maximumDegreeOfJupiter, maximumOrderOfJupiter, maximumDegreeOfIo, maximumOrderOfIo ) );


where the gravity fields of Io and Jupiter will be expanded up to degree and order 12 and 4, respectively, in the acceleration model. Requires the following environment models to be defined:

For the case where a third-body mutual spherical harmonic acceleration (e.g. Ganymede on Io when propagating w.r.t. Jupiter), additional parameters have to be provided that denote the expansion degree/order of the central body, so:

SelectedAccelerationMap accelerationSettings;
int maximumDegreeOfIo = 12;
int maximumOrderOfIo = 12;
int maximumDegreeOfGanymede = 4;
int maximumOrderOfGanymede = 4;
int maximumDegreeOfJupiter = 4;
int maximumOrderOfJupiter = 4;
accelerationSettings[ "Io" ][ "Jupiter" ].push_back( std::make_shared< MutualSphericalHarmonicAccelerationSettings >(
maximumDegreeOfJupiter, maximumOrderOfJupiter, maximumDegreeOfGanymede, maximumOrderOfGanymede, maximumDegreeOfIo, maximumOrderOfIo ) );


where Jupiter now takes the role of central body, instead of body exerting the acceleration.

Aerodynamic acceleration

No derived class of AccelerationSettings required, accessed by feeding aerodynamic to the constructor. Added to SelectedAccelerationMap as follows, for example of acceleration exerted on “Apollo” by “Earth” (e.g. atmosphere model belonging to Earth):

SelectedAccelerationMap accelerationSettings;
accelerationSettings[ "Apollo" ][ "Earth" ].push_back( std::make_shared< AccelerationSettings >( aerodynamic ) );


Requires the following environment models to be defined:

• Atmosphere model for body exerting acceleration (set by AtmosphereSettings).
• Shape model for body exerting acceleration (set by BodyShapeSettings).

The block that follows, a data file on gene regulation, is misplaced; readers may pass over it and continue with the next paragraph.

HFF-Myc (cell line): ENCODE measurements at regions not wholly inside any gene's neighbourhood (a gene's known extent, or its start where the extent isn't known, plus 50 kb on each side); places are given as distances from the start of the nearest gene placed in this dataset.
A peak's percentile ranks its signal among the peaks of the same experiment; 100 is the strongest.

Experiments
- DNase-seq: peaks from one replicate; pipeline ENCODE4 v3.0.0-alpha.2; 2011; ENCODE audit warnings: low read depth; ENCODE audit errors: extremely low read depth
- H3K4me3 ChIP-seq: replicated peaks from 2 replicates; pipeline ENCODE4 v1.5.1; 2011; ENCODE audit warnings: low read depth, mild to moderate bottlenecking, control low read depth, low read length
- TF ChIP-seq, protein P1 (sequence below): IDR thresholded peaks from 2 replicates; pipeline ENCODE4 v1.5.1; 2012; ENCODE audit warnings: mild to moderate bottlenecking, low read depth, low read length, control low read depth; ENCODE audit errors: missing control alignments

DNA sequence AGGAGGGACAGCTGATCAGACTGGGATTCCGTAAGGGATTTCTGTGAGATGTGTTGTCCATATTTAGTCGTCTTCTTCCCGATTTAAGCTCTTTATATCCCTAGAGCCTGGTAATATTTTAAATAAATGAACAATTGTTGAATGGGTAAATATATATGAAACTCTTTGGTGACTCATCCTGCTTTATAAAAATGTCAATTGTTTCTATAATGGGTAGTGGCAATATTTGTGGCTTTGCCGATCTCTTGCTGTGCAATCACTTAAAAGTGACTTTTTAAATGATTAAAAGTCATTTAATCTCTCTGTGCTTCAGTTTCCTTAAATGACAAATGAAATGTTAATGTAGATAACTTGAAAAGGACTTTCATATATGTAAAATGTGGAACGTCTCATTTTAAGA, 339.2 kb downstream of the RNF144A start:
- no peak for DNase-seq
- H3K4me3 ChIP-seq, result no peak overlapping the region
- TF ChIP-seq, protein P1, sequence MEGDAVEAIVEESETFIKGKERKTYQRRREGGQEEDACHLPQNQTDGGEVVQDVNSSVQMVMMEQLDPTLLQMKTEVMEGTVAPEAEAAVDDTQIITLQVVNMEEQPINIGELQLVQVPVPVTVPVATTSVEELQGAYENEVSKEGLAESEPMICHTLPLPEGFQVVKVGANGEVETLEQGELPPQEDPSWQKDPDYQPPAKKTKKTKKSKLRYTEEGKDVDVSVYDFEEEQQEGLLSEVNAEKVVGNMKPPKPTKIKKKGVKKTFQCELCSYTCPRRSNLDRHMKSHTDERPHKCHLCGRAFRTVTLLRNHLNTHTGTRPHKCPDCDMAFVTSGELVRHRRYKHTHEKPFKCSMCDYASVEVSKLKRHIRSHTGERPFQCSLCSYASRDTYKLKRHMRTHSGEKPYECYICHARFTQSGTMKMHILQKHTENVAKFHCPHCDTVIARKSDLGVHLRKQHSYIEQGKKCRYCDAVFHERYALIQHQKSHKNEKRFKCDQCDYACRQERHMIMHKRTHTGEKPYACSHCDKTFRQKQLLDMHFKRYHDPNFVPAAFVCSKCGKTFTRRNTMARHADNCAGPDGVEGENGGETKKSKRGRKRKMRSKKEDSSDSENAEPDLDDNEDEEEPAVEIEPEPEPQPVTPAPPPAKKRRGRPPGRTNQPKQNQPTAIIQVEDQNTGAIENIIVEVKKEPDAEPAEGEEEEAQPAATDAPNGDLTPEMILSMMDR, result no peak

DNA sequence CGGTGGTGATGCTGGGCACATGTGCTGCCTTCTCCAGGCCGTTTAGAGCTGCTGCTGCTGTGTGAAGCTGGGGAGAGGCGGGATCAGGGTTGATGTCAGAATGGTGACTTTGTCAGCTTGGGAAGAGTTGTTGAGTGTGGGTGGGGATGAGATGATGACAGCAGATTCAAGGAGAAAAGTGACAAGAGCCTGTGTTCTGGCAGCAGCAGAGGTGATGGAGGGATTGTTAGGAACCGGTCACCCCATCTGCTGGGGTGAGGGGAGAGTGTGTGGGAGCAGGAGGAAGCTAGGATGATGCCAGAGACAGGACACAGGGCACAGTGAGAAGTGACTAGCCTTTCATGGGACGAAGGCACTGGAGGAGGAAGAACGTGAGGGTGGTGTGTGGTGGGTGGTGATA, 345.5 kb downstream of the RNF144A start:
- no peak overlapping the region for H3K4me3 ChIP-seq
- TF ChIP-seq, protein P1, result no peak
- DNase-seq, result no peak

• Aerodynamic coefficient interface for body undergoing acceleration (set by AerodynamicCoefficientSettings). NOTE: In the case that the aerodynamic coefficients are defined as a function of the vehicle orientation (e.g. angle of attack and sideslip angle), these angles can be manually or automatically defined.
• Mass model for body undergoing acceleration.
• Current state of body undergoing acceleration and body with atmosphere.

Warning

Defining settings for a vehicle’s orientation, which may influence your aerodynamic force, is done after creating the acceleration models, as discused here.

Cannonball radiation pressure

No derived class of AccelerationSettings required, accessed by feeding cannon_ball_radiation_pressure to the constructor. Added to SelectedAccelerationMap as follows, for example of acceleration exerted on “Apollo” by “Sun”:

SelectedAccelerationMap accelerationSettings;
accelerationSettings[ "Apollo" ][ "Sun" ].push_back( std::make_shared< AccelerationSettings >( cannon_ball_radiation_pressure ) );


Requires the following environment models to be defined:

class ThrustAccelerationSettings

Used to define the resulting accerelations of a thrust force, requiring:

• Mass of body undergoing acceleration.
• Settings for both the direction and magnitude of the thrust force (set by ThrustMagnitudeSettings). These models may in turn have additional environmental dependencies.

Setting up a thrust acceleration is discussed in more detail on the page Thrust Guidance.

class RelativisticAccelerationCorrectionSettings